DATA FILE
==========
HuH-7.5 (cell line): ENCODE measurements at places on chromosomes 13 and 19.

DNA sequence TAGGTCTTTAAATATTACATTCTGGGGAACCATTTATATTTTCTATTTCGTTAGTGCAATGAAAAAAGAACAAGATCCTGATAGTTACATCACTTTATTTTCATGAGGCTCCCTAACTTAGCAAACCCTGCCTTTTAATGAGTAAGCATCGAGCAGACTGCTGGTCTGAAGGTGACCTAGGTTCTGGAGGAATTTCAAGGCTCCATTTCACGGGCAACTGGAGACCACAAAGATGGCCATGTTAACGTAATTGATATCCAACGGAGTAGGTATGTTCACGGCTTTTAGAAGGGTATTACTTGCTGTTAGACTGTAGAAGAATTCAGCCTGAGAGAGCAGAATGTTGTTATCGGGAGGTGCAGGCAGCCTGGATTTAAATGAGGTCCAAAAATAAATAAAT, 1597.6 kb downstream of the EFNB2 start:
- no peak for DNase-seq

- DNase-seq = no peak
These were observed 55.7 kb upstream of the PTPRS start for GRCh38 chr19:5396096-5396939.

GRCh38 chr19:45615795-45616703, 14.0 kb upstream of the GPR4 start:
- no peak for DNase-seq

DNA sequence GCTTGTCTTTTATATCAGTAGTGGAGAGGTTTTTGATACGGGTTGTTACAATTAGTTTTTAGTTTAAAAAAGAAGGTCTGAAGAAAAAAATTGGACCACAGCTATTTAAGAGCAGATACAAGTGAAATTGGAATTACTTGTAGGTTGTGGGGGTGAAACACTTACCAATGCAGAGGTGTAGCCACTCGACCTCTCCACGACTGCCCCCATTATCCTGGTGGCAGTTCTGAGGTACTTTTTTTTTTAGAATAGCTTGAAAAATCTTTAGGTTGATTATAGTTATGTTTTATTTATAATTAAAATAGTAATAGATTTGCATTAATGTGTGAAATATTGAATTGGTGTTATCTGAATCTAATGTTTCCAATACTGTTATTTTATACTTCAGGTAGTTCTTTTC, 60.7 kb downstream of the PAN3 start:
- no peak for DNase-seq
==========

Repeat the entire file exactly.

HuH-7.5 (cell line): ENCODE measurements at places on chromosomes 13 and 19.

DNA sequence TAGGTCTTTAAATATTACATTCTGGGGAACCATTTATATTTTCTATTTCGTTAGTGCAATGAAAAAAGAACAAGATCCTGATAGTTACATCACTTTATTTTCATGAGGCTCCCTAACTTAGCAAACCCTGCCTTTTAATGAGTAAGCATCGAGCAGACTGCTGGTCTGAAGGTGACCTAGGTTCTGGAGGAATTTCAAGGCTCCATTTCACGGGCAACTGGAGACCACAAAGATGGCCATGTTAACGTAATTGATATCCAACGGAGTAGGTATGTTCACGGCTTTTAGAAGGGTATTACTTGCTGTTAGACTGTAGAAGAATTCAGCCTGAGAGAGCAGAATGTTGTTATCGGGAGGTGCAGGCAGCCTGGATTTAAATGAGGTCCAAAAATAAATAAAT, 1597.6 kb downstream of the EFNB2 start:
- no peak for DNase-seq

- DNase-seq = no peak
These were observed 55.7 kb upstream of the PTPRS start for GRCh38 chr19:5396096-5396939.

GRCh38 chr19:45615795-45616703, 14.0 kb upstream of the GPR4 start:
- no peak for DNase-seq

DNA sequence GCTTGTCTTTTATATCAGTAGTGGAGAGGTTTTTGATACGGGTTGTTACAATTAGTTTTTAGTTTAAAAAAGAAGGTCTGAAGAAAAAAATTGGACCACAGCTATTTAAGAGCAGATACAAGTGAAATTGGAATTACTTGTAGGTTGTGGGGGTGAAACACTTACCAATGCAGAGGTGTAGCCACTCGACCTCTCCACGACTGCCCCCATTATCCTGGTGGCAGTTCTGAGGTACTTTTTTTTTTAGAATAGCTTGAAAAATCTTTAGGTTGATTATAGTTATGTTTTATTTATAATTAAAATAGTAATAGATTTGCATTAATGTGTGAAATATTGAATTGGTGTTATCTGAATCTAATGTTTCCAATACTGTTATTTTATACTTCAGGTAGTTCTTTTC, 60.7 kb downstream of the PAN3 start:
- no peak for DNase-seq